World Football League (1975)
Born: 1975 – WFL expansion franchise.
Folded: September 2, 1975.
Stadium: Soldier Field
Team Colors: Green & White
Owner: Eugene Pullano, et al.
Program for the one-and-only regular season home game staged by the doomed Chicago Winds of the World Football League (1974-1975). The Winds were the WFL’s second attempt in Chicago. During the league’s inaugural season in the summer/fall of 1974, the Chicago Fire played at Soldier Field and drew reasonably well (27,000 per game) going head-to-head with the NFL’s Chicago Bears. But owner Tom Origer lost money and folded the team in late 1974.
The WFL, which lost a reported $20 million along with most of its original franchises in 1974, re-organized for the 1975 season and granted a new Chicago franchise to a group led by insurance man Eugene Pullano. In the spring of 1975, Pullano made a very public bid to sign NFL free agent quarterback Joe Namath, offering the Jets star a four-year $4 million deal. As negotiations continued with Namath’s agent, Pullano began to furnish his new team in a manner that would make Broadway Joe feel at home. Green and white were selected as the Winds’ color scheme. Namath’s former back-up on the Super Bowl III-winning Jets, Babe Parilli, was hired as Head Coach & General Manager.
The negotiations were sufficiently high profile that the WFL’s television partner from 1974, Eddie Einhorn’s TVS syndication network, reportedly informed WFL President Christopher Hemmeter that TVS would not carry the league in 1975 unless it signed Namath. Einhorn was all to familiar with the league’s instability, having witnessed the mid-season relocation of major market franchises in Houston and New York City to the media backwaters of Shreveport, Louisiana and Charlotte, North Carolina during 1974.
Namath and his agent Jimmy Walsh ultimately spurned Pullano’s offer. The Winds were forced to go with journeyman Pete Beathard at quarterback and the WFL would not be on national television in 1975, a crushing blow for the league. The Winds’ big name player would be John Gilliam, a former Minnesota Vikings Pro Bowl wide receiver who jumped to the WFL for a bigger contract.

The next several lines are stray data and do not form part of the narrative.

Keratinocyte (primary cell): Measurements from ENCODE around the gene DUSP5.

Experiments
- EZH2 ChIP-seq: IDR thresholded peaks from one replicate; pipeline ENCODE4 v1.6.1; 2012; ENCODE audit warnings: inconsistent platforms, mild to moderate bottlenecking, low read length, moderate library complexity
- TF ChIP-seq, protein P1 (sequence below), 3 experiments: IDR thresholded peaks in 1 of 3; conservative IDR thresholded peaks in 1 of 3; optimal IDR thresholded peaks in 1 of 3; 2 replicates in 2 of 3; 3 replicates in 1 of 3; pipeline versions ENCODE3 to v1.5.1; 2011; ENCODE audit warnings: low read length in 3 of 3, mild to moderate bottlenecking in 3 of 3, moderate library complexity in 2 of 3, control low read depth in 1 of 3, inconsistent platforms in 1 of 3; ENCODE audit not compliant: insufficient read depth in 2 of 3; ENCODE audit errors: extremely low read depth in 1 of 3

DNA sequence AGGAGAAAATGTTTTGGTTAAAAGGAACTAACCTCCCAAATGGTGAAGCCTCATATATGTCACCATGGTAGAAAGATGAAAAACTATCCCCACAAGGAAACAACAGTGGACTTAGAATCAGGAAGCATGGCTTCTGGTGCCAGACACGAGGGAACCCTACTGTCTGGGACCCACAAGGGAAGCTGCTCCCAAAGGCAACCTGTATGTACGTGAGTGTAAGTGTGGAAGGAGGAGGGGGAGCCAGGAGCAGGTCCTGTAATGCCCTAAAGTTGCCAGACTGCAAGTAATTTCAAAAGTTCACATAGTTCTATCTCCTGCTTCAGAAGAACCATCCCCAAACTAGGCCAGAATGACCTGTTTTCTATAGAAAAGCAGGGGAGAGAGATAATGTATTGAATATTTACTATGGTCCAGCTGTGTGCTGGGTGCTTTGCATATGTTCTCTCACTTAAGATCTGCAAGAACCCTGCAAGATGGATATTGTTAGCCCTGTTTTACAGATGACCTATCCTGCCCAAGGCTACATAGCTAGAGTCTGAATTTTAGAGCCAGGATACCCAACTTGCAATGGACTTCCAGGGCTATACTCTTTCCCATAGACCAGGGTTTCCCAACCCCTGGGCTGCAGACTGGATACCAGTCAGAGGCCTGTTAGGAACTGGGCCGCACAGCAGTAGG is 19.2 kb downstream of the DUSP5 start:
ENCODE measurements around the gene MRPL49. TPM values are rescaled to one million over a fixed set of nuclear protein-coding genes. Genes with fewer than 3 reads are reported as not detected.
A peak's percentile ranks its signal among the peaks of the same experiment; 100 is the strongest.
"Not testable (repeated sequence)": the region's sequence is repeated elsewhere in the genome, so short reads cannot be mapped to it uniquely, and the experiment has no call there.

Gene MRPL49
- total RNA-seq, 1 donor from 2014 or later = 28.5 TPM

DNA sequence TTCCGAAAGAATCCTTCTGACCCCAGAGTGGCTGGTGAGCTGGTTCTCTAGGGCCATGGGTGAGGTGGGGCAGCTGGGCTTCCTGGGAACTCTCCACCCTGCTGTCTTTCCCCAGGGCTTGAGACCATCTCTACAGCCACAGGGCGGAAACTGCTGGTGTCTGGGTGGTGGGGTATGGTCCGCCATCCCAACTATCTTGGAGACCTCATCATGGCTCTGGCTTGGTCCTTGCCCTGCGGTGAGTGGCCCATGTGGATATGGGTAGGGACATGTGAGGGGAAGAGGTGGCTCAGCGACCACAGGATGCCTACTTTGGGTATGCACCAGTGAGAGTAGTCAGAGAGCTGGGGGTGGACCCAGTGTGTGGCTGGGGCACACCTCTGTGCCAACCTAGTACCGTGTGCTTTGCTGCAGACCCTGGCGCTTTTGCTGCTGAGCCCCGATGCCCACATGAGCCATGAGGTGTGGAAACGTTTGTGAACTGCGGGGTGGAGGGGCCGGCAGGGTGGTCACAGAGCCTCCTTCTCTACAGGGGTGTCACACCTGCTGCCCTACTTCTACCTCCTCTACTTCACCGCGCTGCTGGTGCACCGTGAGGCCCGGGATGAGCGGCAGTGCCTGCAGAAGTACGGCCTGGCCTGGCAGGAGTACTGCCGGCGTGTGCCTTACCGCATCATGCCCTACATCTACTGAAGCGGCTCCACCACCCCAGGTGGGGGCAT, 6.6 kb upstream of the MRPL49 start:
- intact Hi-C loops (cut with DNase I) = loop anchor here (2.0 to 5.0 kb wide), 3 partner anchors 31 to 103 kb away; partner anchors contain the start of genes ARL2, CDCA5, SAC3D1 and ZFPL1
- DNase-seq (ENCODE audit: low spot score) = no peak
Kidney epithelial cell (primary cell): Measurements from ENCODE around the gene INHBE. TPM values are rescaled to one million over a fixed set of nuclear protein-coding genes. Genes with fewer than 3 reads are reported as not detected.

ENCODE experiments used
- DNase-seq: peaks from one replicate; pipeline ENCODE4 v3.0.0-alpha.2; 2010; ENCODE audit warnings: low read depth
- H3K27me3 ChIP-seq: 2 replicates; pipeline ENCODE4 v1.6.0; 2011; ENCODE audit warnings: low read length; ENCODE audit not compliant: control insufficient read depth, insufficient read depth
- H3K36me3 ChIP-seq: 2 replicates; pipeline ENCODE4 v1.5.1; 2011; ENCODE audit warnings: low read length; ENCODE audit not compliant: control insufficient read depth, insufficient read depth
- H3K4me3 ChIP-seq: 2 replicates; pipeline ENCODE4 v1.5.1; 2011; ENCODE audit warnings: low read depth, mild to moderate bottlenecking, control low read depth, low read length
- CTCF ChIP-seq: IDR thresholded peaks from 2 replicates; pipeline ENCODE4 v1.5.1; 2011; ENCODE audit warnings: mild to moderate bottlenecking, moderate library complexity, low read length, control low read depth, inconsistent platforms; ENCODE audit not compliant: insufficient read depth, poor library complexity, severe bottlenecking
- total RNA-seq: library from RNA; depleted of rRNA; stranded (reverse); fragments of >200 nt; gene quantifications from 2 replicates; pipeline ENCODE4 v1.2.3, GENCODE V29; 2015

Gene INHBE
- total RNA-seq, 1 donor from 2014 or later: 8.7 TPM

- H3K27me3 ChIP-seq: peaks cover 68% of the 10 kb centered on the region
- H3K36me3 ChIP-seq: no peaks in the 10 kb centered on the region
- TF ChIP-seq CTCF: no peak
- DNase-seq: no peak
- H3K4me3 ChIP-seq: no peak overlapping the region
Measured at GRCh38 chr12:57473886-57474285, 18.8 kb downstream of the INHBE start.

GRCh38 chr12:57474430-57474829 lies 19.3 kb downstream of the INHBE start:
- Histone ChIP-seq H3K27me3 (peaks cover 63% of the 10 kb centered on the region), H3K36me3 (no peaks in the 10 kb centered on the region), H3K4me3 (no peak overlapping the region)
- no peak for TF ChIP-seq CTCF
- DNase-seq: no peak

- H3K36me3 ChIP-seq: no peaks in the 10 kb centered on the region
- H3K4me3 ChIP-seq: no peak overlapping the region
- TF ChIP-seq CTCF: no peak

The Winds made their Chicago debut on July 12, 1975, hosting a preseason exhibition against the Jacksonville Express. Only 2,627 turned out to see Chicago’s newest team lose to the Express 34-23. After a second exhibition loss, Pullano fired Head Coach & GM Babe Parilli and brought in 300-pound former Chicago Bears coach Abe Gibron with just days to go before the start of the regular season.
After two road losses to open the year, the Winds returned to Chicago on August 16, 1975 to play the Portland Thunder. The Winds carried an 0-2 record and just 2,000 season tickets sold at 55,700-seat Soldier Field. Only 3,470 Chicagoans showed up in the rain. The game was an exciting one and it produced the only victory the Winds would enjoy in their short history. The teams were tied at 18-18 at the end of regulation and WFL rules called for a sudden death overtime period. Winds linebacker Chuck Kogut turned the momentum Chicago’s way in overtime with an interception of Thunder quarterback Don Horn. Pete Beathard then hit Gilliam with a 28-yard scoring strike to give the Winds a 25-18 victory. (Touchdowns were worth seven points in the WFL, followed by an “action point” pass or rush attempt, which wasn’t necessary in sudden death).
The Winds would lose two more on the road to drop to 1-4 by the end of August 1975. At that point, two of Pullano’s investors allegedly withdrew $175,000 that was supposed to be in escrow to cover team expenses. Who these guys were, exactly, was never quite clear. William Oscar Johnson’s amusing 1975 Sports Illustrated eulogy for the World Football League offers one opaque explanation. Johnson quotes Winds Vice President of Football Operations Frank Mariani on the runaway investors:
“It was George and Rich from California. I don’t know their last names, but one’s an Arab and the other’s a Greek.”
The investor pullout dropped the Winds beneath the WFL’s minimum capital requirements. Pullano pleaded for more time to find new investors, but the other ten WFL owners voted unanimously to expel the Winds from the league on September 2, 1975. The team finished with a 1-4 record in the regular season, two additional losses in the pre-season, and a grand total of 6,000 souls who ever saw the team play at Soldier Field.
The lifespan of the Winds was so short that star wide receiver John Gilliam was able to return to the Minnesota Vikings, for whom he was a Pro Bowler in 1974, in time to play the entire 1975 NFL season. His six games with the Winds just became his substitute training camp.
Six weeks after expelling the Winds franchise, the rest of the WFL succumbed to reality as well. The financially troubled league shutdown on October 22, 1975 without managing to complete it second season.
==1975 Chicago Winds Results==
|7/12/1975||vs. Jacksonville Express (Exh.)||L 34-23||Program|
|7/21/1975||@ Charlotte Hornets (Exh.)||L 22-21|
|8/2/1975||@ Birmingham Vulcans||L 10-0||Program|
|8/9/1975||@ Shreveport Steamer||L 38-18||Program||Roster|
|8/16/1975||vs. Portland Thunder||W 25-18 (OT)||Program|
|8/23/1975||@ The Hawaiians||L 28-17|
|8/30/1975||@ Memphis Southmen||L 31-7||Program|
- John Gilliam
Former Winds Head Coach Abe Gibron died on September 23, 1997 at age 72.